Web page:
Two hackers, one of whom was an Iranian teenager, were charged with destroying at least 51 websites with pro-Iranian sentiments. The unsophisticated attacks were essentially a hacktivist response to the assassination of Qassem Soleimani – one of Iran’s key military officials – by US forces in January.
The indictments named by a federal grand jury are Behzad Mohammadzadeh, who according to the indictment is “approximately 19 years old,” and Marwan Abusrour, whose age is not indicated in the documents. The two are charged with conspiracy to deliberately damage a protected computer and willful damage to a protected computer.
Several small business owned websites, as well as a few individual Americans, have been defaced with slogans like “Down with America”. The hacker who identified himself as “Mr. Behzad” left his telegram handle on these websites. The edge reported in January. The websites identified by The edge These included those run by a retired California dentist who was supposed to promote his free dental services in Uganda and an Oklahoma company that makes feed troughs for farm animals.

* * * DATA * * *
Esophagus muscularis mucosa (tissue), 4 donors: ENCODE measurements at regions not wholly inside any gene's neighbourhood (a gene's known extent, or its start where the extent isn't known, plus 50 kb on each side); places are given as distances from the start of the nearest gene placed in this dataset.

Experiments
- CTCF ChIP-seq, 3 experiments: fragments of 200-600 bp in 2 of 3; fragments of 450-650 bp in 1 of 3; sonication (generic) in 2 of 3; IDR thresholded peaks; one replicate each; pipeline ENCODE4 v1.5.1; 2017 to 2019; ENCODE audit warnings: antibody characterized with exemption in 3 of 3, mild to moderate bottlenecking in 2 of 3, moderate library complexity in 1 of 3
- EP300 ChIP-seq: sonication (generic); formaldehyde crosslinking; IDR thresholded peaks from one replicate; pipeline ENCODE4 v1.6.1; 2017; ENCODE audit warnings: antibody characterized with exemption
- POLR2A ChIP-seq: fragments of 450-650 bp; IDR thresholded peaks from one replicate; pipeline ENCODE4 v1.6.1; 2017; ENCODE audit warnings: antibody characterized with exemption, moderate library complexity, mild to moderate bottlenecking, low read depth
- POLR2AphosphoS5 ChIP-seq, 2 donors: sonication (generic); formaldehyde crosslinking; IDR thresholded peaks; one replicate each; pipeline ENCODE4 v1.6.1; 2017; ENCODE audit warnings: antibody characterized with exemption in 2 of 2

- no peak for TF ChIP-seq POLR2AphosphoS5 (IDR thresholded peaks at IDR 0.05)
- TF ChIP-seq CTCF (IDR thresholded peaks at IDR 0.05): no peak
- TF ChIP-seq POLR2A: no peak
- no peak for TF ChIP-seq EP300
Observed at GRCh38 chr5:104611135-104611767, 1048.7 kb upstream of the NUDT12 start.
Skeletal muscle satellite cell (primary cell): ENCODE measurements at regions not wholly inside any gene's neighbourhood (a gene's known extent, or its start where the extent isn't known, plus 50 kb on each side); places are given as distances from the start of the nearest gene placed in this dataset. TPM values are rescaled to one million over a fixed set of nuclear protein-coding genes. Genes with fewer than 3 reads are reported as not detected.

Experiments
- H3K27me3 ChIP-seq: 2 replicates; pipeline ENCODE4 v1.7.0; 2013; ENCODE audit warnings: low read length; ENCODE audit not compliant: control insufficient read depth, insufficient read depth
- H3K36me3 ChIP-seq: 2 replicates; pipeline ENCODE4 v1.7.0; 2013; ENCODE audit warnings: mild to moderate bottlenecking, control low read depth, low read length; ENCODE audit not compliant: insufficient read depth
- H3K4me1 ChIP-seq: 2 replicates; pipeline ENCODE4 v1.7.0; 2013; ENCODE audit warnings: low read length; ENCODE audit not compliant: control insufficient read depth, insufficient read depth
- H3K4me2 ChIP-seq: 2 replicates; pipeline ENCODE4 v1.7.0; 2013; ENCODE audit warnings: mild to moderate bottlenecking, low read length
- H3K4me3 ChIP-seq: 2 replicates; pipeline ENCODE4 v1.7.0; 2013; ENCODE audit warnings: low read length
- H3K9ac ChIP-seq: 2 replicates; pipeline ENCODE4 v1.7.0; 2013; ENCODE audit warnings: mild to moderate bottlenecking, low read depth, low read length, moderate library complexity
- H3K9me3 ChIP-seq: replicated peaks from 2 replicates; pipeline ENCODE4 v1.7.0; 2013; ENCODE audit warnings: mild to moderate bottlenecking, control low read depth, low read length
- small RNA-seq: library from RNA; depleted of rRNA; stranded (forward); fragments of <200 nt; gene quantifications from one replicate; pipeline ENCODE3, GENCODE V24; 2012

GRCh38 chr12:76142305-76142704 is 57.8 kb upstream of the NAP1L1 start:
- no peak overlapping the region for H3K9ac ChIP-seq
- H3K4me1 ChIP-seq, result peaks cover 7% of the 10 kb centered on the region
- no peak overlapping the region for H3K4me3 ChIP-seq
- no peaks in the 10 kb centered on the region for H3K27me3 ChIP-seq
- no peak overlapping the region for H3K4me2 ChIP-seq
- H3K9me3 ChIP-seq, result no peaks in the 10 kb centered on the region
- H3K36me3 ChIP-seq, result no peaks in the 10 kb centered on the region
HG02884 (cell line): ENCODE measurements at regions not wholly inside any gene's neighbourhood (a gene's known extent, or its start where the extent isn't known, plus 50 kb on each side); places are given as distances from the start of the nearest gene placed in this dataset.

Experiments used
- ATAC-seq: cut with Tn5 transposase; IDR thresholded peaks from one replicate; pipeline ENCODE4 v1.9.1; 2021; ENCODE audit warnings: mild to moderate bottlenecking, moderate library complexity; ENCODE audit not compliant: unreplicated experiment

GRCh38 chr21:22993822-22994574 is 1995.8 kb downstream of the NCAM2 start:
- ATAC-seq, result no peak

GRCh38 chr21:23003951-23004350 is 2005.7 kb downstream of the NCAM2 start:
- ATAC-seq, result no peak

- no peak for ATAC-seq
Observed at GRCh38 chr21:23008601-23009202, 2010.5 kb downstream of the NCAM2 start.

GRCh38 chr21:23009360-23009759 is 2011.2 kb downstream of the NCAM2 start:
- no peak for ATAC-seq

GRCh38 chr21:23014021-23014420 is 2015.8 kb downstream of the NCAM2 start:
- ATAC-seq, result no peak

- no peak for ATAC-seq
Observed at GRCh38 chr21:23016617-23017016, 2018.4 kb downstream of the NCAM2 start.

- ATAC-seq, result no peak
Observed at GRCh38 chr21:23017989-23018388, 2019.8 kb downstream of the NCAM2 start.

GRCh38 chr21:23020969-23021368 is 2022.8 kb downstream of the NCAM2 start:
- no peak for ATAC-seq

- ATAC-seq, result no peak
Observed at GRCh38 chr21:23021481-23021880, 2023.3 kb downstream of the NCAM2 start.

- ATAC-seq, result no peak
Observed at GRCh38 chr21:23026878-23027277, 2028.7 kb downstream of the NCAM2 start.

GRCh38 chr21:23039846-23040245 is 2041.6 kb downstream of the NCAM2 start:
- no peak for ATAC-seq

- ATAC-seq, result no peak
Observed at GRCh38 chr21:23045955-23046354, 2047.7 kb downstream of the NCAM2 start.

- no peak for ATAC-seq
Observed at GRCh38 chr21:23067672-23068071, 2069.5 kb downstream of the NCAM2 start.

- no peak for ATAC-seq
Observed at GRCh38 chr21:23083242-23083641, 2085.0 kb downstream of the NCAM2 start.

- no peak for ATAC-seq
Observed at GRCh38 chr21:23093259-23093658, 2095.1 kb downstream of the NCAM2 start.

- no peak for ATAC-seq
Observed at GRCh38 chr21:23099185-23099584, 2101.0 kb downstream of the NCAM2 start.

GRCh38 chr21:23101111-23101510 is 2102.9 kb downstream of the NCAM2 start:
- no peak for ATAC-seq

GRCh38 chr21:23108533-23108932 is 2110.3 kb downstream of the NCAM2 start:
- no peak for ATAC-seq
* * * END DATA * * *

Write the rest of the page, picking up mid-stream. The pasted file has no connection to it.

Abusrour, who is “a stateless citizen of the Palestinian Authority,” gave Mohammadzadeh access to compromised websites, including some in the US, the complaint said. In January Mohammadzadeh or Abusrour or both replaced the original content of the websites with their own images and text. The images included photos of Soleimani and the Iranian flag, as well as messages such as Soleimani “was not a person / he was a belief / beliefs never die”.
The hacked websites referred viewers to Mohammadzadeh’s public Instagram account, the indictment said. The Instagram account in turn referred people to zone-h.org, “a website on which people who identify themselves as computer hackers regularly post screenshots of the results of their network break-ins and website defacements under their hacker pseudonyms,” it says in the indictment. According to the indictment, Mohammadzadeh had around 400 jobs on this website as of January 2020.
Defacing small websites – as the two men are accused of – is not particularly ingenious. “I don’t work for the government. I work for my home country Iran, ”said Mr. Behzad The edge in January.